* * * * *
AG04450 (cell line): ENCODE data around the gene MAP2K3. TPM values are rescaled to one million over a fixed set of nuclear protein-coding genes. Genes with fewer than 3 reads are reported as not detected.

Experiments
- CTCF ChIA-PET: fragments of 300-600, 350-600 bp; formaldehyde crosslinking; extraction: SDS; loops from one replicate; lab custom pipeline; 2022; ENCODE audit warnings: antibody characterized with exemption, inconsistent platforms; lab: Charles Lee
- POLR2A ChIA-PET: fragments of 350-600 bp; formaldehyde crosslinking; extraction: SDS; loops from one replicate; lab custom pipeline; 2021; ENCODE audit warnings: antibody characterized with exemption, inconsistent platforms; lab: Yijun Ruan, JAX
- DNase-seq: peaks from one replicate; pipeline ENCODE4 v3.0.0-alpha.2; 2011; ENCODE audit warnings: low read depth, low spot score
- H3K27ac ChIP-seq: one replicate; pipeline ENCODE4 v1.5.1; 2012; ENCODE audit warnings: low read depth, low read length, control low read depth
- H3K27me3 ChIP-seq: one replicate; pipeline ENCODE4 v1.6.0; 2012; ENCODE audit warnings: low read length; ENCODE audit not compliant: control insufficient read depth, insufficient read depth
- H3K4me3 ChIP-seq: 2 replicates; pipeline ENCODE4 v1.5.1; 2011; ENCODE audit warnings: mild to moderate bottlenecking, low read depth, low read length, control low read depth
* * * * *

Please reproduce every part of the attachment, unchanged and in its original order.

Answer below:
AG04450 (cell line): ENCODE data around the gene MAP2K3. TPM values are rescaled to one million over a fixed set of nuclear protein-coding genes. Genes with fewer than 3 reads are reported as not detected.

Experiments
- CTCF ChIA-PET: fragments of 300-600, 350-600 bp; formaldehyde crosslinking; extraction: SDS; loops from one replicate; lab custom pipeline; 2022; ENCODE audit warnings: antibody characterized with exemption, inconsistent platforms; lab: Charles Lee
- POLR2A ChIA-PET: fragments of 350-600 bp; formaldehyde crosslinking; extraction: SDS; loops from one replicate; lab custom pipeline; 2021; ENCODE audit warnings: antibody characterized with exemption, inconsistent platforms; lab: Yijun Ruan, JAX
- DNase-seq: peaks from one replicate; pipeline ENCODE4 v3.0.0-alpha.2; 2011; ENCODE audit warnings: low read depth, low spot score
- H3K27ac ChIP-seq: one replicate; pipeline ENCODE4 v1.5.1; 2012; ENCODE audit warnings: low read depth, low read length, control low read depth
- H3K27me3 ChIP-seq: one replicate; pipeline ENCODE4 v1.6.0; 2012; ENCODE audit warnings: low read length; ENCODE audit not compliant: control insufficient read depth, insufficient read depth
- H3K4me3 ChIP-seq: 2 replicates; pipeline ENCODE4 v1.5.1; 2011; ENCODE audit warnings: mild to moderate bottlenecking, low read depth, low read length, control low read depth